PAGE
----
What you are describing is possible, though it wouldn't be the same sort of collective bargaining that is contemplated under the National Labor
Relations Act. It would be an ordinary contract and a "third party beneficiary claim." Example:
Employee X and employer Y contract to provide services under contract Z. The term of the contract is in perpetuity, and it provides that X will receive $10.00 per hour for all services, and that as further consideration for the agreement Y agrees that any other employees hired during X's employment shall be paid at the same rate.
Under a third-party beneficiary theory, other employees who are hired can sue if they are not paid at least $10 per hour, once they have notice of the agreement between X and Y. This is a well established legal doctrine -- but it's not collective bargaining, per se, because: (1) under federal law, a union cannot bargain on behalf of employees until the union is formally elected using the required process to validate the union's authority; and (2) the other employees who are the beneficiary of the original agreement didn't collectively bargain for it in any way. They weren't even aware that the contract existed.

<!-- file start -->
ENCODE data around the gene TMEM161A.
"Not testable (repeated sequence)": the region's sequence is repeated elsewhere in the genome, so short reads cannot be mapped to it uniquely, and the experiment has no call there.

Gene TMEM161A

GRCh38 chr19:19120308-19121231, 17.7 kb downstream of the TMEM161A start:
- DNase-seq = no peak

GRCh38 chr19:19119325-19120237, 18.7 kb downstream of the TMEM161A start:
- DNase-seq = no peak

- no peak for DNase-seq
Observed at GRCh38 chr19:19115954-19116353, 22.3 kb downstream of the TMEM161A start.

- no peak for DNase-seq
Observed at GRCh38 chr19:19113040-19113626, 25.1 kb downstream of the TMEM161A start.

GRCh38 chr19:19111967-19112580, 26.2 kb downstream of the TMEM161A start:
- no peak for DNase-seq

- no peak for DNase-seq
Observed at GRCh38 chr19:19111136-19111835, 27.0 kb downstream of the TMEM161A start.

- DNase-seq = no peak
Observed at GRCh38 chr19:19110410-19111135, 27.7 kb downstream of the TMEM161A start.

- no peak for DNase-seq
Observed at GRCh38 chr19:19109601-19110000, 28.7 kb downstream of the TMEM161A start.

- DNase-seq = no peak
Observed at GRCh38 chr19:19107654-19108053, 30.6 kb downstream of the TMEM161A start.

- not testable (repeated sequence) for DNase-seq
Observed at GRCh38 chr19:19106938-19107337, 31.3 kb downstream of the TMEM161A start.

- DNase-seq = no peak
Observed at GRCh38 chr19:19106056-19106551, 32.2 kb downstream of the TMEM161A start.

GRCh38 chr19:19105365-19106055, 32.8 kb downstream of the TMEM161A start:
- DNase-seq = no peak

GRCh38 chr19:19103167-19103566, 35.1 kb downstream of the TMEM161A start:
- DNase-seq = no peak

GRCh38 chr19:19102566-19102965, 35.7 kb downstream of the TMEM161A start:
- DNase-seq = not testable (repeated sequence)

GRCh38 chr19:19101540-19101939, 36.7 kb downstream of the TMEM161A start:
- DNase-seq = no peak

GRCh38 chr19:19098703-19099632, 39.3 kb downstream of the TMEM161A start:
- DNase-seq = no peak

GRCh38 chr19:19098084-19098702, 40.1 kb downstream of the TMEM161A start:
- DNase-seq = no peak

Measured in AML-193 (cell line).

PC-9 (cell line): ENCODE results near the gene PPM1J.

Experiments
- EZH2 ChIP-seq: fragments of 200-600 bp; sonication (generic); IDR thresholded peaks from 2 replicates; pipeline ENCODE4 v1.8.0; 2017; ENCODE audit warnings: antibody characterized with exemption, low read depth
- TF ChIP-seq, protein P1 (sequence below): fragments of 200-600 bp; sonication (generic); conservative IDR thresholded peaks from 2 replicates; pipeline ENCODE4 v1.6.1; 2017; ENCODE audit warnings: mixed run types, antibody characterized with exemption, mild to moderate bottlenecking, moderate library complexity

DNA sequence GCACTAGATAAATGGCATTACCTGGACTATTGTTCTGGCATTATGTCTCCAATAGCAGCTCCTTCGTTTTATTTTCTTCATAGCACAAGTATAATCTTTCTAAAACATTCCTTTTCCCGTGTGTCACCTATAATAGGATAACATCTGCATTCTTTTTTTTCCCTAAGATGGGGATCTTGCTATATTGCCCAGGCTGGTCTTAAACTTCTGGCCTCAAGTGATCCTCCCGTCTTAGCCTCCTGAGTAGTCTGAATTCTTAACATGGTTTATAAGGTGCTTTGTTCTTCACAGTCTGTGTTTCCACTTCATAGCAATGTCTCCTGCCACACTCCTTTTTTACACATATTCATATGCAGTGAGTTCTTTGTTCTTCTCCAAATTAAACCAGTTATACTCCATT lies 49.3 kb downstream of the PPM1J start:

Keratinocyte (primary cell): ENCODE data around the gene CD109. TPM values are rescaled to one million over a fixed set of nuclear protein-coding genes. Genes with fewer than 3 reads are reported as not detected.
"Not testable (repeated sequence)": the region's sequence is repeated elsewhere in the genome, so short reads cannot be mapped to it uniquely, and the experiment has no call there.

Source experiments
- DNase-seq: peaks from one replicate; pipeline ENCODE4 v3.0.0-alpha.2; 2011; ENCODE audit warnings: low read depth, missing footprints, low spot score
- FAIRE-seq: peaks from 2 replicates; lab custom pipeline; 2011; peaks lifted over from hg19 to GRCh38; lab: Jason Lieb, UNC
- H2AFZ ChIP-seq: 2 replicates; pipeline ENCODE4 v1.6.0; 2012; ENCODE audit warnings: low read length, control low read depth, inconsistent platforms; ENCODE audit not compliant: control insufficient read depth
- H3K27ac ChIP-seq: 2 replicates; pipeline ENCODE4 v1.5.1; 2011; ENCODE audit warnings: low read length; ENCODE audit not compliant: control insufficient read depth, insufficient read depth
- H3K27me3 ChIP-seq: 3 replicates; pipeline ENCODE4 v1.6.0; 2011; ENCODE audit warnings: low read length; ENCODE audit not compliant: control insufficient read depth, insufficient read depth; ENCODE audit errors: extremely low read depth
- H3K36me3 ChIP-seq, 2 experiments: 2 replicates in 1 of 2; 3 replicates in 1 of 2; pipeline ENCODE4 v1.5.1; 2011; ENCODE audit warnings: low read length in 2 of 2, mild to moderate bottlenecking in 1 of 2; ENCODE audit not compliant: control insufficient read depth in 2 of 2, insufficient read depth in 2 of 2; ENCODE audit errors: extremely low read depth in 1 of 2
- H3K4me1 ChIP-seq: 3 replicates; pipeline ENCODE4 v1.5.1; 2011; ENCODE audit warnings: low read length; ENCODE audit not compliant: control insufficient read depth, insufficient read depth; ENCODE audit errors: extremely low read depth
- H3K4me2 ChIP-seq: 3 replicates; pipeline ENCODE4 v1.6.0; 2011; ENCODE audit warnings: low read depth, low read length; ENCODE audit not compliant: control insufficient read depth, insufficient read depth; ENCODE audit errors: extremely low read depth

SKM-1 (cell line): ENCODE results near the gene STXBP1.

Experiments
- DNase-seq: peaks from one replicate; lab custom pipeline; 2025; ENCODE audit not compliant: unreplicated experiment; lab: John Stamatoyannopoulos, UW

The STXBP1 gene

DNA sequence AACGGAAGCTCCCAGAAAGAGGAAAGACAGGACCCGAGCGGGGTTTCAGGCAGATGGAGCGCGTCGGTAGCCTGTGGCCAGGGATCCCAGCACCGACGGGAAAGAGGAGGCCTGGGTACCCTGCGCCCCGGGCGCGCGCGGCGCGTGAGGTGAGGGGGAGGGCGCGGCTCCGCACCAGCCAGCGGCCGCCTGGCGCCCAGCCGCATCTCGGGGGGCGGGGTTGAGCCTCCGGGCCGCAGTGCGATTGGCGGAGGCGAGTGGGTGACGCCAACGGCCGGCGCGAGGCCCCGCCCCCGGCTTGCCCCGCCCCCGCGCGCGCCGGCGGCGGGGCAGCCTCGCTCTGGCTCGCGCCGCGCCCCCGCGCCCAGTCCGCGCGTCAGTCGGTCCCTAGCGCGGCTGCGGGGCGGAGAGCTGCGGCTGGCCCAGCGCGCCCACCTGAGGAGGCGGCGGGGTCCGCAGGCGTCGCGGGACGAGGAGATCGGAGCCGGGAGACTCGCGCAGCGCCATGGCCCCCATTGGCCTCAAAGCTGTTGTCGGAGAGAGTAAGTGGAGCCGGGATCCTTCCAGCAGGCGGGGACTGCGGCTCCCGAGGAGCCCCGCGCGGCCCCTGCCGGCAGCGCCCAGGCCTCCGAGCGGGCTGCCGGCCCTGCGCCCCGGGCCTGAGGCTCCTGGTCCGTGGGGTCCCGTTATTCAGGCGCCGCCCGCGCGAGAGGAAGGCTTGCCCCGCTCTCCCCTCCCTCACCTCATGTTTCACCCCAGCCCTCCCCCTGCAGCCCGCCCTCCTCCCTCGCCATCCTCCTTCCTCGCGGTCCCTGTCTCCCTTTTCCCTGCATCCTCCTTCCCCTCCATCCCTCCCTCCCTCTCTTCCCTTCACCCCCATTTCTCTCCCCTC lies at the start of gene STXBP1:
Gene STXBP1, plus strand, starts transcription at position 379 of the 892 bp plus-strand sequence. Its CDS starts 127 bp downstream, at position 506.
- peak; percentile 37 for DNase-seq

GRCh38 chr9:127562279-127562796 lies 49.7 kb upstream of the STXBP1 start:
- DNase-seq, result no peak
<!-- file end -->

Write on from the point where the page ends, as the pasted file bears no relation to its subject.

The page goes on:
The full answer to your question will be found within the "four corners" of the contract that you are seeking to enforce -- because the contract cannot be expanded into a union contract, merely because it has the look and feel of a union. Federal law preempts any attempt to unionize under rules other than those provided by the National Labor Relations Board. Which is why I'm suggesting that this contract would be either a third party beneficiary agreement, or it would be void as against federal law.
Hope this helps.